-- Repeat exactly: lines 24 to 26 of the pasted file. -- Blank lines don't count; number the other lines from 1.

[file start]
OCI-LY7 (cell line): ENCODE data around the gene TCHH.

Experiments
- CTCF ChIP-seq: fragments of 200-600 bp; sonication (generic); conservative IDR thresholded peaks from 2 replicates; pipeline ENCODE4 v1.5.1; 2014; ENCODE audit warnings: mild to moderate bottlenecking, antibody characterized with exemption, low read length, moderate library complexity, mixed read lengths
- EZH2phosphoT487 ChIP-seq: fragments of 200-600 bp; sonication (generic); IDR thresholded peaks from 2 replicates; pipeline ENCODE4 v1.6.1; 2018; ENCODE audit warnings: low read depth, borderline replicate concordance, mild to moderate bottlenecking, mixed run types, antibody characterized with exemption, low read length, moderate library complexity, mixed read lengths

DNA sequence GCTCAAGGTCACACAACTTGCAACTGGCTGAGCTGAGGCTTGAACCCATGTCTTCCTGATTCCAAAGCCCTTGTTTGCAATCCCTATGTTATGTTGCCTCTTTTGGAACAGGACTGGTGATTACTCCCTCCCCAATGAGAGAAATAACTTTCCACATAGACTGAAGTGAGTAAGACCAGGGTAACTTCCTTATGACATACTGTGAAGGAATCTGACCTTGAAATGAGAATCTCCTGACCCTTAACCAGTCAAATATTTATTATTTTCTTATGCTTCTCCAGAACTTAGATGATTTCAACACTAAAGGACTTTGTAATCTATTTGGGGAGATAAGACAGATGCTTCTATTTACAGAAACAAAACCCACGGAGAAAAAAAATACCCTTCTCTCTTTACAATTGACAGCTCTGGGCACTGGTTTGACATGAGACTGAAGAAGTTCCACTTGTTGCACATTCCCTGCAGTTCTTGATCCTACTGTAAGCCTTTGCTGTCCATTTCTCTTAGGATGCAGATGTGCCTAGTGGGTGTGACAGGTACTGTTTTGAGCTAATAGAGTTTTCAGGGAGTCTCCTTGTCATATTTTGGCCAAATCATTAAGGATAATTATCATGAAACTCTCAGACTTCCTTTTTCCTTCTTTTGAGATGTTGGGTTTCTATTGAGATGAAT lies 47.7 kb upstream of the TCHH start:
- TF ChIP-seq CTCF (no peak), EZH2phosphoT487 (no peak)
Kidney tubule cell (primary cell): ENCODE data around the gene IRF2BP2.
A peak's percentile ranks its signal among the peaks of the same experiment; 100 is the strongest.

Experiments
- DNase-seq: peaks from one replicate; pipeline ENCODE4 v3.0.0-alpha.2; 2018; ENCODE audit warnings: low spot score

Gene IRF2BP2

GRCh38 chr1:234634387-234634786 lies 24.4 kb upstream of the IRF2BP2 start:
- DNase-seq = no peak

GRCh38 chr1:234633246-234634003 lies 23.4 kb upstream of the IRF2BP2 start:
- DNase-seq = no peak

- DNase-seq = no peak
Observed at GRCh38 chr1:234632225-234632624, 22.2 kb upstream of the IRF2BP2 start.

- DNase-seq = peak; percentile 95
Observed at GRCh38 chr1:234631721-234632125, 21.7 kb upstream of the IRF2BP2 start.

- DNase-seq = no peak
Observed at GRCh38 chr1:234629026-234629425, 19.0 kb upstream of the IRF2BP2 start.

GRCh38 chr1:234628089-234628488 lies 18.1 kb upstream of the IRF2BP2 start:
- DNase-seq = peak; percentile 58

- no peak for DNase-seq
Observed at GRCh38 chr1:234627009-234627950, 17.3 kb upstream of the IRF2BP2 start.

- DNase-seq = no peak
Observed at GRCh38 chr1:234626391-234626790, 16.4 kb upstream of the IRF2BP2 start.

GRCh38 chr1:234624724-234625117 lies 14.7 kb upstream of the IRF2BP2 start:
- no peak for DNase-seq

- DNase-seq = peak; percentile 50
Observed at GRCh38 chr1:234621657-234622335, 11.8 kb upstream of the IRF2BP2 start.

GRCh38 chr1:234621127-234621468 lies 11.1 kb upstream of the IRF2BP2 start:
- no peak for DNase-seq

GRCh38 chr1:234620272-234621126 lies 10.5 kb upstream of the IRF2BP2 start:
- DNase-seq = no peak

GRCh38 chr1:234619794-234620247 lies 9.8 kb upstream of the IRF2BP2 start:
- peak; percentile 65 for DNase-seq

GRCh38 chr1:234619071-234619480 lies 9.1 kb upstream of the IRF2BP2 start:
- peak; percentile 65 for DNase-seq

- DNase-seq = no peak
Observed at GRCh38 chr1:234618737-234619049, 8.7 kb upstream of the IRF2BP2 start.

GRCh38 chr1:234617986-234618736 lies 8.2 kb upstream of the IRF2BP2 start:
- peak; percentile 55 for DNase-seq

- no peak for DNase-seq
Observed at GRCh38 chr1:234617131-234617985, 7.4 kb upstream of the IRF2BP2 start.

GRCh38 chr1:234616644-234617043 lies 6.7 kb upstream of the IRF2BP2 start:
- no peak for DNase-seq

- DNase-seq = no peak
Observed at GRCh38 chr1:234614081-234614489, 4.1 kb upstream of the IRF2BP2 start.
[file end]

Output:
- no peak for DNase-seq
Observed at GRCh38 chr1:234627009-234627950, 17.3 kb upstream of the IRF2BP2 start.

- DNase-seq = no peak